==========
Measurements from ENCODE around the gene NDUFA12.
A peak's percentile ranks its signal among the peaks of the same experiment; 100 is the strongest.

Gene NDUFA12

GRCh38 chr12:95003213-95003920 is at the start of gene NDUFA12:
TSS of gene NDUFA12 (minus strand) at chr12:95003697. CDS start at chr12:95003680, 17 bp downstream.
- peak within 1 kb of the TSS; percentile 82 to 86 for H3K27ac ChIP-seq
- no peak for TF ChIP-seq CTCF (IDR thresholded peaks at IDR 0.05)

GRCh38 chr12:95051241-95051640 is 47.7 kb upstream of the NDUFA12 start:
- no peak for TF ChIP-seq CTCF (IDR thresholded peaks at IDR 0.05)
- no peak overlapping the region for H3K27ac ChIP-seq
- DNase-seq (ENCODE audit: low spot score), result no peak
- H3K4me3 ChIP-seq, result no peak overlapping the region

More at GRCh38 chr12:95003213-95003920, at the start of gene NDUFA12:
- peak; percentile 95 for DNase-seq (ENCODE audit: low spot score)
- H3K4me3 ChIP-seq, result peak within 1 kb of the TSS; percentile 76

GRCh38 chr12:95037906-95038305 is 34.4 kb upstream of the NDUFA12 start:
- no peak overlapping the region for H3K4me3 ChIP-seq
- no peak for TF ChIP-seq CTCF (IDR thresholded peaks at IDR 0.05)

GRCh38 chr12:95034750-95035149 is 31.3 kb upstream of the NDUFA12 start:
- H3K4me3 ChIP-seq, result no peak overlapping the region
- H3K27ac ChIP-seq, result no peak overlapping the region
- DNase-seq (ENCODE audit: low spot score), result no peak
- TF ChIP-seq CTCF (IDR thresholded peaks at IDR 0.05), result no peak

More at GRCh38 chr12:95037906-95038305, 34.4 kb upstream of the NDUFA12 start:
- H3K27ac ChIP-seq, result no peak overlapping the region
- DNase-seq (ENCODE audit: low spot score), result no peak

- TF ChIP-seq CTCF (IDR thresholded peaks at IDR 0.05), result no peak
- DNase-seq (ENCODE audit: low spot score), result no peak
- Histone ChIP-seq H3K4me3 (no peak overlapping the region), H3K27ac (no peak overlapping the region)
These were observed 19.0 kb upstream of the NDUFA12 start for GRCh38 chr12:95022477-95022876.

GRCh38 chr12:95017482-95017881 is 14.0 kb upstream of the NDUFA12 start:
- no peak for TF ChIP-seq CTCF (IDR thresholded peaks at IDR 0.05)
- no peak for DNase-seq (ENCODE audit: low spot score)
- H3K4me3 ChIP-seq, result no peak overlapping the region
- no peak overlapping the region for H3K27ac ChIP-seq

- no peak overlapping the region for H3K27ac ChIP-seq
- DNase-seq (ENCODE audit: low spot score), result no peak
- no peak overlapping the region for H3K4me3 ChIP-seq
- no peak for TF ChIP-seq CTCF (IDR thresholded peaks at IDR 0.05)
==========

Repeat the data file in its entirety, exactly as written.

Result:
Measurements from ENCODE around the gene NDUFA12.
A peak's percentile ranks its signal among the peaks of the same experiment; 100 is the strongest.

Gene NDUFA12

GRCh38 chr12:95003213-95003920 is at the start of gene NDUFA12:
TSS of gene NDUFA12 (minus strand) at chr12:95003697. CDS start at chr12:95003680, 17 bp downstream.
- peak within 1 kb of the TSS; percentile 82 to 86 for H3K27ac ChIP-seq
- no peak for TF ChIP-seq CTCF (IDR thresholded peaks at IDR 0.05)

GRCh38 chr12:95051241-95051640 is 47.7 kb upstream of the NDUFA12 start:
- no peak for TF ChIP-seq CTCF (IDR thresholded peaks at IDR 0.05)
- no peak overlapping the region for H3K27ac ChIP-seq
- DNase-seq (ENCODE audit: low spot score), result no peak
- H3K4me3 ChIP-seq, result no peak overlapping the region

More at GRCh38 chr12:95003213-95003920, at the start of gene NDUFA12:
- peak; percentile 95 for DNase-seq (ENCODE audit: low spot score)
- H3K4me3 ChIP-seq, result peak within 1 kb of the TSS; percentile 76

GRCh38 chr12:95037906-95038305 is 34.4 kb upstream of the NDUFA12 start:
- no peak overlapping the region for H3K4me3 ChIP-seq
- no peak for TF ChIP-seq CTCF (IDR thresholded peaks at IDR 0.05)

GRCh38 chr12:95034750-95035149 is 31.3 kb upstream of the NDUFA12 start:
- H3K4me3 ChIP-seq, result no peak overlapping the region
- H3K27ac ChIP-seq, result no peak overlapping the region
- DNase-seq (ENCODE audit: low spot score), result no peak
- TF ChIP-seq CTCF (IDR thresholded peaks at IDR 0.05), result no peak

More at GRCh38 chr12:95037906-95038305, 34.4 kb upstream of the NDUFA12 start:
- H3K27ac ChIP-seq, result no peak overlapping the region
- DNase-seq (ENCODE audit: low spot score), result no peak

- TF ChIP-seq CTCF (IDR thresholded peaks at IDR 0.05), result no peak
- DNase-seq (ENCODE audit: low spot score), result no peak
- Histone ChIP-seq H3K4me3 (no peak overlapping the region), H3K27ac (no peak overlapping the region)
These were observed 19.0 kb upstream of the NDUFA12 start for GRCh38 chr12:95022477-95022876.

GRCh38 chr12:95017482-95017881 is 14.0 kb upstream of the NDUFA12 start:
- no peak for TF ChIP-seq CTCF (IDR thresholded peaks at IDR 0.05)
- no peak for DNase-seq (ENCODE audit: low spot score)
- H3K4me3 ChIP-seq, result no peak overlapping the region
- no peak overlapping the region for H3K27ac ChIP-seq

- no peak overlapping the region for H3K27ac ChIP-seq
- DNase-seq (ENCODE audit: low spot score), result no peak
- no peak overlapping the region for H3K4me3 ChIP-seq
- no peak for TF ChIP-seq CTCF (IDR thresholded peaks at IDR 0.05)